Humans spend about a third of their lives asleep. Sleep seems essential for all animals that have a nervous system, but nobody really knows why.
A team of Israeli researchers reported findings in 2019 that might help resolve this mystery. The researchers studied zebrafish, an animal that is commonly used for many kinds of genetic and physiological research. Because the bodies and skulls of zebrafish are transparent, the researchers could use a high-powered microscope to look directly at chromosomes inside single nerve cells in the brains of living fish, during both sleep and wakefulness. The chromosomes contain a cell's DNA, and are involved in controlling cellular processes.
The researchers were surprised to find that chromosomes in zebrafish brain cells were more active during sleep than during wakefulness. They think that what this means is that during sleep the chromosomes are undergoing an active process of maintenance and repair.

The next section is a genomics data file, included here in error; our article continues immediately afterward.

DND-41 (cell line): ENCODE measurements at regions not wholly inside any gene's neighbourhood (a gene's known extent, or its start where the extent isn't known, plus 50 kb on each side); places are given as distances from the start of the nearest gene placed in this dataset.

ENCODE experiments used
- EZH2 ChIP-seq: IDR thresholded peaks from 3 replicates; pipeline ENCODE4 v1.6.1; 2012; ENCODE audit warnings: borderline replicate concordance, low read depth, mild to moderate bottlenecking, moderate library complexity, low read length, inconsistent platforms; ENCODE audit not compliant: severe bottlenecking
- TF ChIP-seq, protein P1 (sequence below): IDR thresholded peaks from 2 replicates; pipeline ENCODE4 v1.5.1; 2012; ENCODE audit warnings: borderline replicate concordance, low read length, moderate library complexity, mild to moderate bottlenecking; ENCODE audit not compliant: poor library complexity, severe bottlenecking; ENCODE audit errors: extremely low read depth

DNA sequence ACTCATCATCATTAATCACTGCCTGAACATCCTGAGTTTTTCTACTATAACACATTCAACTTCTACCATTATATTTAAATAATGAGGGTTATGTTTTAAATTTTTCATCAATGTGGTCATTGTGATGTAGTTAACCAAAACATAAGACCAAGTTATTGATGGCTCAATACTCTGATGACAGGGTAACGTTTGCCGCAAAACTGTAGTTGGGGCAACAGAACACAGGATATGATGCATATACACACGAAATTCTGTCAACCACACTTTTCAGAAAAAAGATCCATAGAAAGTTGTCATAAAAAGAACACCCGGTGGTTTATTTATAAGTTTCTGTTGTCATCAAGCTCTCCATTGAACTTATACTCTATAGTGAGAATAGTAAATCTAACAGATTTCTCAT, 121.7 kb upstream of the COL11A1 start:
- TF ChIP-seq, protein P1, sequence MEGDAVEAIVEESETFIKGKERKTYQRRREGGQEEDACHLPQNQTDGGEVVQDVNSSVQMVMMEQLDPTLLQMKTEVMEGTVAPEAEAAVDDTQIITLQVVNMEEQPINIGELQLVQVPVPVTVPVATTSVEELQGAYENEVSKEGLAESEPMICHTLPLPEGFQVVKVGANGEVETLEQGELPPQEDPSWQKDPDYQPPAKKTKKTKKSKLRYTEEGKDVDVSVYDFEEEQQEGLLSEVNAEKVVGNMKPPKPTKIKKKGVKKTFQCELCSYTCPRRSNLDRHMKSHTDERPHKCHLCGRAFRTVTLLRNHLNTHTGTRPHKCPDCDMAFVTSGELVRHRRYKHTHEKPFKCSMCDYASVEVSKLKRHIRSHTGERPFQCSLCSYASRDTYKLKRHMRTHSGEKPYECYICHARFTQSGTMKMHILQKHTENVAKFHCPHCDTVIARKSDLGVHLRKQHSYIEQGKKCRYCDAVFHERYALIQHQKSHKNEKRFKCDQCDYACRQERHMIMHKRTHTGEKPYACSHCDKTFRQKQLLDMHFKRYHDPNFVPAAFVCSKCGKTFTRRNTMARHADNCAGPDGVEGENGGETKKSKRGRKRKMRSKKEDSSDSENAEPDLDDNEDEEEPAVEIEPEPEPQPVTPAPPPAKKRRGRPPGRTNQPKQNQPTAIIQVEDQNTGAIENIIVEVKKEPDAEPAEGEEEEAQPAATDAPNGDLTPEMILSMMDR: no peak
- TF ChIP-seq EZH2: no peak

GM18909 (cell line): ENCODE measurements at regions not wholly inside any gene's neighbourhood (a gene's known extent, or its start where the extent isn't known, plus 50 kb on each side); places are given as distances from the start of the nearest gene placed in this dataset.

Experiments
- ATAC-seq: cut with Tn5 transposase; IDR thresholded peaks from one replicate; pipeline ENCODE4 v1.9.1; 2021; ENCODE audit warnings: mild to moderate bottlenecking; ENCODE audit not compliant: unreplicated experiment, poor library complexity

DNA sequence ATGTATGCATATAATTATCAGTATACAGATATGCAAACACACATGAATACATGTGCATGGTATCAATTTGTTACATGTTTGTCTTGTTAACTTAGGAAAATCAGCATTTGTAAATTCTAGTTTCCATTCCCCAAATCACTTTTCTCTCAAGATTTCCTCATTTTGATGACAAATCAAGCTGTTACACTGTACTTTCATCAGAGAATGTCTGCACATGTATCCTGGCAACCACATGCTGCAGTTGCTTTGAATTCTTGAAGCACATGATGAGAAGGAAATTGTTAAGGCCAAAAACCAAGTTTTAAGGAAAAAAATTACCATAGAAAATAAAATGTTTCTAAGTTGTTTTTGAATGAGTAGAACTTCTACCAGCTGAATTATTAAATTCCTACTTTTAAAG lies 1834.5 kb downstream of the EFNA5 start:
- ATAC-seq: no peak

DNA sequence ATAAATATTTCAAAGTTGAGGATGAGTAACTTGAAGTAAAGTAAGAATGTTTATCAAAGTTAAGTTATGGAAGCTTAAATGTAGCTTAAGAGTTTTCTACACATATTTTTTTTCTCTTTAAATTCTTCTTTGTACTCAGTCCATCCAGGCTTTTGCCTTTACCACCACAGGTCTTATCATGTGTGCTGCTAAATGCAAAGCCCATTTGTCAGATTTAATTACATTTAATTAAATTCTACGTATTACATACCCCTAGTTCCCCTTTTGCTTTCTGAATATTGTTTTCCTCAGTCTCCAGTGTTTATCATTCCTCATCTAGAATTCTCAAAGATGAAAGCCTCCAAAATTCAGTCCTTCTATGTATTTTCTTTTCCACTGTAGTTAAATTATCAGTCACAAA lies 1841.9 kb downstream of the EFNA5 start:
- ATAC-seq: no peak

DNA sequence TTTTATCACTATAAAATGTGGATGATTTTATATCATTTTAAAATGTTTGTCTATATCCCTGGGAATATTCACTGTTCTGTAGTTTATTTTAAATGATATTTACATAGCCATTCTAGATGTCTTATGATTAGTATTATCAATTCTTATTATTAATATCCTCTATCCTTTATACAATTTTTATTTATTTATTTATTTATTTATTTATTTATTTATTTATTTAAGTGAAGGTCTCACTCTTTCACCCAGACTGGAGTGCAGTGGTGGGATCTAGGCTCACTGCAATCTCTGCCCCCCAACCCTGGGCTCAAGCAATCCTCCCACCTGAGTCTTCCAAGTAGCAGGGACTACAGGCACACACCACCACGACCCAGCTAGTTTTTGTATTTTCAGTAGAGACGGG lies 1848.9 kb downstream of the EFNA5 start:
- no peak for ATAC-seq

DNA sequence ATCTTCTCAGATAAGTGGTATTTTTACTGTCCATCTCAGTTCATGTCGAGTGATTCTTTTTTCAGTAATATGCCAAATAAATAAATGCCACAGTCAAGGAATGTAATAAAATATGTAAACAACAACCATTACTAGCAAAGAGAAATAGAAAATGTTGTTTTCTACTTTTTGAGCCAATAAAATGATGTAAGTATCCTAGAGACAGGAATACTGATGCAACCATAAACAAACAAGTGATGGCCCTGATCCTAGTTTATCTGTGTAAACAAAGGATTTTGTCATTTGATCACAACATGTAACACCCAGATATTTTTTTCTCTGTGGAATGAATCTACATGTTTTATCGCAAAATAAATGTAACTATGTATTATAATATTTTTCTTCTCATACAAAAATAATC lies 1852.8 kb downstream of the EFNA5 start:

The repair is needed because during the day, DNA accumulates damage due to cellular processes, including those involved in neural signaling.
In other words, the cells need a quiet time to repair their chromosomes, and sleep provides it. The researchers want to make sure that their findings can be generalized to other animals besides zebrafish, including humans. If they do, science may be well on the way to explaining why it is we have to sleep.
Sources and Further Reading
- Jorgenson, A. Why do we Sleep? A New Study Suggests That Snoozing Repairs Damaged DNA. Discover, March 5, 2019.
- Sample, I. Sleep helps to repair damaged DNA in neurons, scientists find. The Guardian, March 5, 2019.